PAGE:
Youngest Kid

I always wanted to gather these, before they become lore.

Youngest Kid

Turned around and youngest (about three at the time) had sprinted out the back door. I told him to get inside and put on a jacket — he was running around shirtless and shoeless in mid-January.

He responded, “I’m not cold, I got fur on the inside of me!”

Once we saw an athletic lady jogging on the spot, waiting for a light to change. Same child pipes up, “She has to go pee bad!”

Another? Youngest again, answering ‘What do you want to be when you grow up?’

“I don’t want to be good and I don’t want to be bad. I want to be funny.”

We tried to rescue a baby hatchling once, alas it perished. My youngest and I mutually agreed to bury the little bird. The next day I spy him heading back with a shovel. “What are you doing?” “Oh, I’m gonna dig up the bird and see the bones.”

Took him to the supermarket for a strut and walk. We entered and there were balloons and lights—and a big party table with cakes for a raffle. He was delighted they had gone to such great expense for his visit and proudly marched to the biggest cake and took a handful. I whisked him away.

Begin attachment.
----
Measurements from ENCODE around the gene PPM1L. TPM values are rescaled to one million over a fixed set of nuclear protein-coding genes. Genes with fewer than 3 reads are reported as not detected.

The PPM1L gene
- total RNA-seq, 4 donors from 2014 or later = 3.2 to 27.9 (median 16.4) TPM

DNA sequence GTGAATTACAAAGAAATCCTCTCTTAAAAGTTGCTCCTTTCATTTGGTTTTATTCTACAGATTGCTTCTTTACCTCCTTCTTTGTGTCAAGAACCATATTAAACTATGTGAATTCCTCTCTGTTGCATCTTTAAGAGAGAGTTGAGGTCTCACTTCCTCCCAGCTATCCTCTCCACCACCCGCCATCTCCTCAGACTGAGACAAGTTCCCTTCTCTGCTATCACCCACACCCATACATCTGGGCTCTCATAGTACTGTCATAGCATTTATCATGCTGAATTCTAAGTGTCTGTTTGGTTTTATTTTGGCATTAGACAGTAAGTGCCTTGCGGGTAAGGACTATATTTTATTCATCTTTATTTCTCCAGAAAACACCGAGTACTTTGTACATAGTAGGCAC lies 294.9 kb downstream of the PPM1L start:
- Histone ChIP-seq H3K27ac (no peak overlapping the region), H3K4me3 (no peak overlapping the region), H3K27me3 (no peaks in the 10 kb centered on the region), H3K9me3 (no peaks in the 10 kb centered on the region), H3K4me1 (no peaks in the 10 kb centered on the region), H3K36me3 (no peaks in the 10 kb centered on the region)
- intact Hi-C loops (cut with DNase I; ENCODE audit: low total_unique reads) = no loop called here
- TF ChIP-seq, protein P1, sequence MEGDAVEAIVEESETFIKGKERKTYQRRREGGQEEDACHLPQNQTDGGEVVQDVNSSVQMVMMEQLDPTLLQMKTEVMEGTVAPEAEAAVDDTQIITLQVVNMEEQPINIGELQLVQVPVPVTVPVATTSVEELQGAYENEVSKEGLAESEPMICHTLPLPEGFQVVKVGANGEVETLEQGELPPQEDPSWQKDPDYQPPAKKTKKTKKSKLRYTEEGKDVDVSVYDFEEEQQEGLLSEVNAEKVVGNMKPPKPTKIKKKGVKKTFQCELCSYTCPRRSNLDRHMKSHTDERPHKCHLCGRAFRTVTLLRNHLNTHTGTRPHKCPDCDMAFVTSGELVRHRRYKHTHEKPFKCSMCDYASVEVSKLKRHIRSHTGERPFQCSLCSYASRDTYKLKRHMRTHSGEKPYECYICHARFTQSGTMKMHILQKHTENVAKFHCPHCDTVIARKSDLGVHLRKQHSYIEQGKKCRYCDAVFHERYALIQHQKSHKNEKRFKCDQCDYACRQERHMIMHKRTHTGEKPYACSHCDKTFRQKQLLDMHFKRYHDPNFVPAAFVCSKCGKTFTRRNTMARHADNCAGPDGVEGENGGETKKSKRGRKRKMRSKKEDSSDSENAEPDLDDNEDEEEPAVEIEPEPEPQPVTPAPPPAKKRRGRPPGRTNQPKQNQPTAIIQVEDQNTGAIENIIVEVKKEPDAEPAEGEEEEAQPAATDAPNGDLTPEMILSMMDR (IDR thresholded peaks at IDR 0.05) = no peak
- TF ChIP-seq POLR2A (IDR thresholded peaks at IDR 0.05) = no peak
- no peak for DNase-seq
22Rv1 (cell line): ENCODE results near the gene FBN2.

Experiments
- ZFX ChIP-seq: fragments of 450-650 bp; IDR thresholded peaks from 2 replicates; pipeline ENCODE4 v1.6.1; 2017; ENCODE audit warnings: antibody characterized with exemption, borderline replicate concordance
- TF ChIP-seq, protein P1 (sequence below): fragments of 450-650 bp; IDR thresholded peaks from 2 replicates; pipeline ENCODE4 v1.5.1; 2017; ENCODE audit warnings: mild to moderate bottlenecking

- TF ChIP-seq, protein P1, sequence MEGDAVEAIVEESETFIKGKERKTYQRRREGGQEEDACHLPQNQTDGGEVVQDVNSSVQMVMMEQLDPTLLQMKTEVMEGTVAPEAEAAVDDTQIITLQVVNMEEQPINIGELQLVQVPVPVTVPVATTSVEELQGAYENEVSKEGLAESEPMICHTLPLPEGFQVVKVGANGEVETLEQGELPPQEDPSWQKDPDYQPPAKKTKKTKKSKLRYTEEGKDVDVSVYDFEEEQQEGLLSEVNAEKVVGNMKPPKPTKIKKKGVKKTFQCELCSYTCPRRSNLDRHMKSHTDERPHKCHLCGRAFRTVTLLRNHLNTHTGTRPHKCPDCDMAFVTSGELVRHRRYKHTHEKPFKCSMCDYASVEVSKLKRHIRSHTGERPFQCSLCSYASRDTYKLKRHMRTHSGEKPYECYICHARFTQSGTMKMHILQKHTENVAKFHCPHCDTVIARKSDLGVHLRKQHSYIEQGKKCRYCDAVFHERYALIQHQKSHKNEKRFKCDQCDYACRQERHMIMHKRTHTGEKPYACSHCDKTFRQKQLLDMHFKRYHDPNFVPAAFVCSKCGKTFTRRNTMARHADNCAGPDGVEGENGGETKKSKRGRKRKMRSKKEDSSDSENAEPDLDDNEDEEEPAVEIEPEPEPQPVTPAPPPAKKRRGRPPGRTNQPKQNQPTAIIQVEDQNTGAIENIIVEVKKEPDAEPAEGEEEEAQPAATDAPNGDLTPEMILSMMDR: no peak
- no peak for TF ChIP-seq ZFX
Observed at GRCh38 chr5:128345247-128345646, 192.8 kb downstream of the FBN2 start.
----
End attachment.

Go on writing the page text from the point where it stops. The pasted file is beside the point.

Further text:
Oh, another. I came to believe the youngest was fascinated with balloons. Especially those metallic, Mylar ones. Again, at the same supermarket, I asked him if he wanted a balloon. Of course. So we picked one and had it filled. The cashier curled a long, fancy ribbon and tied a shiny tin bell on the end. The boy was so polite and inquisitive, I’m sure she made it extra special. He was once again delighted. We walked out the front doors, into the sunlight, and onto the concourse. He stopped, looked up to a wonderful summer blue and just let it go. We watched for a couple minutes, saw it drift into a shimmery blip. Then he gave me a big smile and we walked off. It was kind of wonderful.

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2 Responses to “Youngest Kid”
  1. Your boy is an old soul gaboo, just like my youngest.

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